We think that by managing our time we can make more of it, but time is fixed. Energy levels are not. That’s why you can complete more in 30 hours than 50 tired hours.

If you want to do your best, you have to take care of yourself.  Skipping meals, sleep, and working 70 hours a week, will not increase your productivity.

Managing energy is far more effective than managing time-Michael Hyatt.

Something to think about.

-Jan R

I Need More Time!

Your Biggest Obstacle Is You!

I’ve stated in previous blogs, that there are a lot of reasons why your manuscript was passed over, and many have nothing to do with the manuscript itself, but I thought it would be nice to hear it from an agent.

You just submitted a query for an awesome piece of work. You’ve had several agents request full manuscripts and one even gave you a call, but just like that it was over. What happened?

You may have submitted an amazing piece of work, but the submission before yours hit the ball out of the park, and the one after yours did likewise. Those two works raised the bar and affected the impact you novel had on the agent.

Maybe you presented a very well written novel, but the market is saturated with the genre you are offering. Agents may have manuscripts for the particular genre you submitted on hold for the next few seasons.

You made it to the personal phone call. Where did you go wrong? Maybe you were missing the synopsis or logline for your next novel. Agents don’t want to just sell a book, they want to represent a career. Another guess would be that you were resistant to editorial thoughts presented by the agent.

The biggest obstacle one can have in getting a novel published is quitting. If you’re going to do a little bit right, have that little bit be the fact that you don’t quit. – Barbara Poelle, agent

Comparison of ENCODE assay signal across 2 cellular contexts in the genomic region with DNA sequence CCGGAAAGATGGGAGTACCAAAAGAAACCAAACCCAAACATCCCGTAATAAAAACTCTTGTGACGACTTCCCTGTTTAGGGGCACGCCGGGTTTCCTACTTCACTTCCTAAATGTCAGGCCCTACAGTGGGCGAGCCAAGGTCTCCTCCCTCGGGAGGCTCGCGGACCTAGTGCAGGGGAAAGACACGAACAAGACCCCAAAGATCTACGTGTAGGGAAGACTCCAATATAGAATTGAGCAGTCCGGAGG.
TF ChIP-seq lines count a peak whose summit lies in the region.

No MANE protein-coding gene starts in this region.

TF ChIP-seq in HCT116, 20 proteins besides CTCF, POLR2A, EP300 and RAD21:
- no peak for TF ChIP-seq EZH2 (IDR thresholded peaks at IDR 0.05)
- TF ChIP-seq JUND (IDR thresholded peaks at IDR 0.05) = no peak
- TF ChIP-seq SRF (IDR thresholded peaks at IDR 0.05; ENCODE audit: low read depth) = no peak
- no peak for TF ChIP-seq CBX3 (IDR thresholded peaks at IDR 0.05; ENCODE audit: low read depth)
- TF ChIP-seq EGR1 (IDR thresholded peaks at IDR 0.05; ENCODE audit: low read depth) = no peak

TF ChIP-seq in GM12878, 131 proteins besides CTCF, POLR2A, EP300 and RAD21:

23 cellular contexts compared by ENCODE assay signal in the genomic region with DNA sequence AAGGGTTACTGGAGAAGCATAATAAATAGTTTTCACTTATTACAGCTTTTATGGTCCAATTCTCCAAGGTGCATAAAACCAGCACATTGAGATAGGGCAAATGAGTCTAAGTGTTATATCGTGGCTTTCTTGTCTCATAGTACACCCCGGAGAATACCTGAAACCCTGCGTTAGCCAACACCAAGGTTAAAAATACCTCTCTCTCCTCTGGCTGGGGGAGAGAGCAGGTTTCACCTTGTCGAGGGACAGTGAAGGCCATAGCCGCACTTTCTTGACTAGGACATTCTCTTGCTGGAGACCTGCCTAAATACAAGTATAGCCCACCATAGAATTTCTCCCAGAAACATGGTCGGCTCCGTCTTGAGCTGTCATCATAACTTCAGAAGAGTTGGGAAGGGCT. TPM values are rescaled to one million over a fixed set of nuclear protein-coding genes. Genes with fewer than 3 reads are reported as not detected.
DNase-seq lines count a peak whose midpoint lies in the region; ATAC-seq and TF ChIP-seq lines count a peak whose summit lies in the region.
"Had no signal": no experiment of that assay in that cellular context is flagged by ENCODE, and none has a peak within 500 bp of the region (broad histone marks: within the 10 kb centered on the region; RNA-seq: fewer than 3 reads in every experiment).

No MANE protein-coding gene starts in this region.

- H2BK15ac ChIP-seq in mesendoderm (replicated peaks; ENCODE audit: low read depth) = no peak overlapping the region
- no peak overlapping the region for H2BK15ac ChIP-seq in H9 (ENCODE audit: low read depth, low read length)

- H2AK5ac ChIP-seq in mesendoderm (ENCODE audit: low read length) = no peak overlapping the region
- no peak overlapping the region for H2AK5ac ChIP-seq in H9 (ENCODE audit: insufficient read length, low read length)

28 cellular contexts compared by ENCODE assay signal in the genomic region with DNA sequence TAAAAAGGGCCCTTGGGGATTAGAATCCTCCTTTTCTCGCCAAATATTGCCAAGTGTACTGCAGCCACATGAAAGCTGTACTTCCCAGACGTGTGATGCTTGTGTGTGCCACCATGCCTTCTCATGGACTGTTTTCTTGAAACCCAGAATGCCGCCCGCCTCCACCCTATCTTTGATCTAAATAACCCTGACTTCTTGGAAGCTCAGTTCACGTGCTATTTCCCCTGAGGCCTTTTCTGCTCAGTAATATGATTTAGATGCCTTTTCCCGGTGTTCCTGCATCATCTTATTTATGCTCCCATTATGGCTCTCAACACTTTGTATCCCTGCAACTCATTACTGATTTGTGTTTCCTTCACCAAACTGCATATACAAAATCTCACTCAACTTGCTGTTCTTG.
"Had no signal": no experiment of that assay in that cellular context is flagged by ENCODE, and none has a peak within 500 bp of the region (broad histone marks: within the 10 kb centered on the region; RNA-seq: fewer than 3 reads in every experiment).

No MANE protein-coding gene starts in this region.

Something to think about.

-Jan R

Your Biggest Obstacle Is You!

Don’t Leave Your Reader Behind!

I’ve written several blogs patting authors on the back and thanking them for the joy they provide to people like my mom.

She is elderly and can’t go to the places she would like to visit, but my mom loves books. They take her not only to places she would like to go but places she could only go to in her dreams.

Consider this! Your novel is a journey. You aren’t just walking through that journey. You are the tour guide, and you’re taking your reader with you.

When you write that novel, you are doing at least one of several things.

  1.  Taking the reader somewhere they cannot personally go.
  2. Showing your reader new aspects of a place they are already familiar with.
  3. Suggesting a place your reader could not even imagine existed.
  4. Reflecting on places, people, and situations that your reader may be familiar with, but are unable to put into words with your particular expertise.

Enjoy the journey and be cognizant of those who are with you. Remember, they can’t read your mind. It’s your job to put the story in writing and make sure that your reader is following the intended path. You are the guide! You are their eyes and ears!

Something to think about.

-Jan R

Don’t Leave Your Reader Behind!